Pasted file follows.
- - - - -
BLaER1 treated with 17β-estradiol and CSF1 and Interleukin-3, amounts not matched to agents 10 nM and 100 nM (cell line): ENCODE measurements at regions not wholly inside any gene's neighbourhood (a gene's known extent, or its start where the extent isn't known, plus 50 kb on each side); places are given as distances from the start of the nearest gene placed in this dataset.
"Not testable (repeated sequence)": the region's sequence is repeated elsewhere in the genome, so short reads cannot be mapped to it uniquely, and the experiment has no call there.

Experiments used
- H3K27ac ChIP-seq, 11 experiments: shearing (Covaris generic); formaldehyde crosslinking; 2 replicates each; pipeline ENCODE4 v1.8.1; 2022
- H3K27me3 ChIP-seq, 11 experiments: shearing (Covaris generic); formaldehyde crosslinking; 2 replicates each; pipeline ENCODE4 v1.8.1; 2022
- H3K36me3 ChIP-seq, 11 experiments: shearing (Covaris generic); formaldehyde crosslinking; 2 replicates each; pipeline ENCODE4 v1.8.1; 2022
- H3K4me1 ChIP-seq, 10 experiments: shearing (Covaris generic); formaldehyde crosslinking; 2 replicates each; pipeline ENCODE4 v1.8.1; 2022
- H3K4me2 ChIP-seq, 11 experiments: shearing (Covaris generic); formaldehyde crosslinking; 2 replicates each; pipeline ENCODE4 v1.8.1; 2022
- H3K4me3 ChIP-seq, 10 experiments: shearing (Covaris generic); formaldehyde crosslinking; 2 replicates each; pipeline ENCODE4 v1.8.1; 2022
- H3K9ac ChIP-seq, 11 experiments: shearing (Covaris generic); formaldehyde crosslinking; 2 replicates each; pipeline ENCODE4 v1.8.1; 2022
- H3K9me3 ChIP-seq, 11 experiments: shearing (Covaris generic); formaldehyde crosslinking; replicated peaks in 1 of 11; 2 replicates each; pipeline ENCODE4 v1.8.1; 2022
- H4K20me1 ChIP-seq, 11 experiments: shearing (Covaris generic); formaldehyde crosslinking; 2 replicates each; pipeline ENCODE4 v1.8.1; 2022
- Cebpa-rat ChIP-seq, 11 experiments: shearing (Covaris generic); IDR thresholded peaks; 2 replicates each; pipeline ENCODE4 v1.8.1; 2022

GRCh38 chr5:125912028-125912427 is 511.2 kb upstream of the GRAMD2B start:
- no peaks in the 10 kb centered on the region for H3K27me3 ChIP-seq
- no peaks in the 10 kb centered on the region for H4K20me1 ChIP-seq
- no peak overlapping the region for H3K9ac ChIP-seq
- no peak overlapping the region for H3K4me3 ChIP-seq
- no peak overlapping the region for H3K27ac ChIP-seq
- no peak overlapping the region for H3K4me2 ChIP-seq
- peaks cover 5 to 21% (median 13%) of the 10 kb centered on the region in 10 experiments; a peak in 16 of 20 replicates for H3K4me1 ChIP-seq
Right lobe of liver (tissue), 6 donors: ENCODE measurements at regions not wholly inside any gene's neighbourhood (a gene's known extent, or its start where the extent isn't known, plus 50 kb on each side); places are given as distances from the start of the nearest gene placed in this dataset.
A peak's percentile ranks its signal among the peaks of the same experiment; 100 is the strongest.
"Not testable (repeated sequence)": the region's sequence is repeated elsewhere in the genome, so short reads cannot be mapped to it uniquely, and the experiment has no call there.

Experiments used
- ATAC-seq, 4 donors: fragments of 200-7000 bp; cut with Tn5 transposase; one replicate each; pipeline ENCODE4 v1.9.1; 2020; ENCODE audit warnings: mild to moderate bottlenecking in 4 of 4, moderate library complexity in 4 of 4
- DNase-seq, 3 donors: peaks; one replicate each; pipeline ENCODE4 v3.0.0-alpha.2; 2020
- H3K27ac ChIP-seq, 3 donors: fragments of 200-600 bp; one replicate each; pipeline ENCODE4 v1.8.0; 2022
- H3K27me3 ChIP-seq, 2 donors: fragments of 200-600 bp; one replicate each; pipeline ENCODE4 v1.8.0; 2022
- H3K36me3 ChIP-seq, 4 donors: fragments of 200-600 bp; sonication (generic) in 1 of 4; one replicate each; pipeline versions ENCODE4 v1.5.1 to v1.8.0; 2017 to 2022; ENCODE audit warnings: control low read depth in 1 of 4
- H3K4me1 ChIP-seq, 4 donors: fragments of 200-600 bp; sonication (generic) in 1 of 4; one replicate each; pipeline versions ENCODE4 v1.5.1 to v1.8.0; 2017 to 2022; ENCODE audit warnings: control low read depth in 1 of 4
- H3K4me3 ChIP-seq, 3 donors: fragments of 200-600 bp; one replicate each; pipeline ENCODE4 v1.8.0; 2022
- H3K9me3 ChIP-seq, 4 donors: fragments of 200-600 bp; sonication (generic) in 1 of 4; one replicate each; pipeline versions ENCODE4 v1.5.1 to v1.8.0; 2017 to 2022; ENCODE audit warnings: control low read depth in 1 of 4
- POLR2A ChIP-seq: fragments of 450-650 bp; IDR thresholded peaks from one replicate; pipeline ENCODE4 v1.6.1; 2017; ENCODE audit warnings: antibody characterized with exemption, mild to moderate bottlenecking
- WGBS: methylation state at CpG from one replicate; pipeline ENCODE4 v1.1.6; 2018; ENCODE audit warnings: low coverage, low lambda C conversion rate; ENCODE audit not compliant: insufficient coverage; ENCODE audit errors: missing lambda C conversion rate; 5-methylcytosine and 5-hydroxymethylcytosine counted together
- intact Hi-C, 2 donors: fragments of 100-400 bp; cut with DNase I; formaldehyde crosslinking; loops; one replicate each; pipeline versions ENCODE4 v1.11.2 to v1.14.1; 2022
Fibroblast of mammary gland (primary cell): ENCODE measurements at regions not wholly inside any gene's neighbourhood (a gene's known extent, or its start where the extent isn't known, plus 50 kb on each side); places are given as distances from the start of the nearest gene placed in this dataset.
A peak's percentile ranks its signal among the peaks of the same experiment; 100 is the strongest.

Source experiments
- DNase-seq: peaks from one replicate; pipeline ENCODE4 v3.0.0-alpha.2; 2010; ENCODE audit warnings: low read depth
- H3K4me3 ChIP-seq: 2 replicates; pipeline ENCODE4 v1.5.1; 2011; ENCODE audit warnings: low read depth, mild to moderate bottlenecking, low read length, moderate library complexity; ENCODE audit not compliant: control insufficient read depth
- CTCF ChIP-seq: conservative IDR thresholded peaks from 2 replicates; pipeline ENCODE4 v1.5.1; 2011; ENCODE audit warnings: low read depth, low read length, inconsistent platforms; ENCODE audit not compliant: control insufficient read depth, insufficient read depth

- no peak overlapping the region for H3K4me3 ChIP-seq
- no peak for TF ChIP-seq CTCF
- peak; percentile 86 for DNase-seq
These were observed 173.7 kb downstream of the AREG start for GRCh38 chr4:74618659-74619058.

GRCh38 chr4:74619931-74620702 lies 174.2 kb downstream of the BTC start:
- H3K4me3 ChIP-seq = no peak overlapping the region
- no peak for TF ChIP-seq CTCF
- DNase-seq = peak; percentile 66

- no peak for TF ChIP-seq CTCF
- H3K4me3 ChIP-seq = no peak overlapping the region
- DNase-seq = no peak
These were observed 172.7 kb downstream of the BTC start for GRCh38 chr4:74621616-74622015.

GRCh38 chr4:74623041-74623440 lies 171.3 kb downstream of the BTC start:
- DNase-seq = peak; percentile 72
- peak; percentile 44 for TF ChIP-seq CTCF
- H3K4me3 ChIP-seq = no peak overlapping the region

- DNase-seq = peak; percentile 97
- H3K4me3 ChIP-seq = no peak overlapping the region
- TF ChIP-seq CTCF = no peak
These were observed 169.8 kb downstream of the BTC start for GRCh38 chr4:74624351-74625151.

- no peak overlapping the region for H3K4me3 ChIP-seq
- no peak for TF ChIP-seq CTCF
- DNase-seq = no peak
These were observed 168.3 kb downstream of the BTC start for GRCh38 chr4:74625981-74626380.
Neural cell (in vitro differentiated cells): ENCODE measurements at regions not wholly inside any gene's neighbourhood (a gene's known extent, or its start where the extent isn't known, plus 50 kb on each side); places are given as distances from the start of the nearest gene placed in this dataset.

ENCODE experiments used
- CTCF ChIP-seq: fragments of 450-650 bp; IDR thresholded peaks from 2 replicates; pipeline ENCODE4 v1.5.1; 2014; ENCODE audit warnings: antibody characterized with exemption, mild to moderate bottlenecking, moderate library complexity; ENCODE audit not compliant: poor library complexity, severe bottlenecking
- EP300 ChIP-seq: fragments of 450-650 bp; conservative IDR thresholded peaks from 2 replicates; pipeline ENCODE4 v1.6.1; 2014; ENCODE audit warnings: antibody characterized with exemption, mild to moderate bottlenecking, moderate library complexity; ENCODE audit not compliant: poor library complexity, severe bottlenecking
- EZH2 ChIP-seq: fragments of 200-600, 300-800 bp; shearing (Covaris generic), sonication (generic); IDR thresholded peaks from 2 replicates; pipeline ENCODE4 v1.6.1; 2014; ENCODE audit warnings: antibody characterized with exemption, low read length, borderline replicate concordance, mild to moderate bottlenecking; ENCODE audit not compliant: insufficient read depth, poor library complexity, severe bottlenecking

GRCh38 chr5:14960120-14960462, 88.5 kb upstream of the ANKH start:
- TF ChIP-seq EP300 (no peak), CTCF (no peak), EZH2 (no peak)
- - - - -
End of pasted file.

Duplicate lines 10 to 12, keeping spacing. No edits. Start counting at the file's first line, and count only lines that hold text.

- H3K9ac ChIP-seq, 11 experiments: shearing (Covaris generic); formaldehyde crosslinking; 2 replicates each; pipeline ENCODE4 v1.8.1; 2022
- H3K9me3 ChIP-seq, 11 experiments: shearing (Covaris generic); formaldehyde crosslinking; replicated peaks in 1 of 11; 2 replicates each; pipeline ENCODE4 v1.8.1; 2022
- H4K20me1 ChIP-seq, 11 experiments: shearing (Covaris generic); formaldehyde crosslinking; 2 replicates each; pipeline ENCODE4 v1.8.1; 2022